The room was silent; all I could see was the sight of my crying family, like water falling from the heavens above. I recall when I first heard the abhorrent news: my mother was ill with breast cancer. I, Kyle Cardinal was three years old, when my mother was diagnosed with breast cancer, at first I didn't know what breast cancer was, but by the age of four I knew for a fact that cancer is a terrible, and vile, and horrible disease; because it took my dearest mothers life.
My mother was not frightened to leave earth and walk up the glimmering stairs to a wonderful kingdom called heaven, where the streets are paved with gold and everything is filled with elation, no sin, and perfection. The only thing my mother wanted to do before she walked up those stairs was to take care of my baby sister and I. My mother was one of the bravest and prudent people I have ever known. Once the poison we call cancer was circulating through her body and would not abscond, she knew that she was not going to live, so my mother tried to avail herself in every way she could before she deceased away from planet earth.
Once my mother started chemotherapy she lost all of her hair because of the radiation. My mother was also very weak and not as mobile as she used to be before taking chemotherapy. The hospital, after awhile, brought a satisfactory bed for her to sleep in at our old house in Snohomish. My mother would lay in bed and sleep, read, watch TV and write my dad, sister and I farewell letters. My mother lost her appetite for juicy ribs and the irresistible salads she used to make. The clatter of the crunching, and munching, and smacking, and chomping had to be taunting to her. My mother had become more enervated as the days went by, like a bird flying for weeks on end; non stop; soaring for its destination.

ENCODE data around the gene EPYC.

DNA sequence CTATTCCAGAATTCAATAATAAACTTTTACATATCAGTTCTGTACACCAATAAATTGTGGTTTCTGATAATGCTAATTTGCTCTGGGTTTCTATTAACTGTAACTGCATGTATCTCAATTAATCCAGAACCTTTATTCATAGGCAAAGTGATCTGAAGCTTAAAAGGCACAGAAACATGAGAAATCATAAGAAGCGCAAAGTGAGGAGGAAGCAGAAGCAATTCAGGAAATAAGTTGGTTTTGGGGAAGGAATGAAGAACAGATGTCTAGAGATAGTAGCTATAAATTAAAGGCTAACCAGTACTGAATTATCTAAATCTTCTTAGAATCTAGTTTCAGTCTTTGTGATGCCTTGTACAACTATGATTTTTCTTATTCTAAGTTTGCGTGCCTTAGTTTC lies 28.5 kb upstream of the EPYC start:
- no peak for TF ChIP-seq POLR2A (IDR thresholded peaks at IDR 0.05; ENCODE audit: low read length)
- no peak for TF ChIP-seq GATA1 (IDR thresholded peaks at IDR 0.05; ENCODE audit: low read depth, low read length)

My mother conclusively got to the point where she didnt want to get up. The mephitic poison was taking over her body, and she was ready to vacate out of here. One black night my mother had passed on; I stayed with her for the moment of truth, and that moment of truth was she would no longer be in my life, but always in my heart. My whole family was there, crying in desperation for my mother to come back, but we knew that the cancer had taken her; she was gone.
Those people took my mother out of the house and into a car, as they drove off. I was marooned at the doorstep with my Dad and my little sister. My mother was cremated, my family decided to put her ashes in our cabin's front yard, and in a creek by our cabin as well. I was left without a mother for the time being; but I knew she wanted the misery to stop. Now my mother is in a better place and I know she is in great hands.
Salmon River Publishing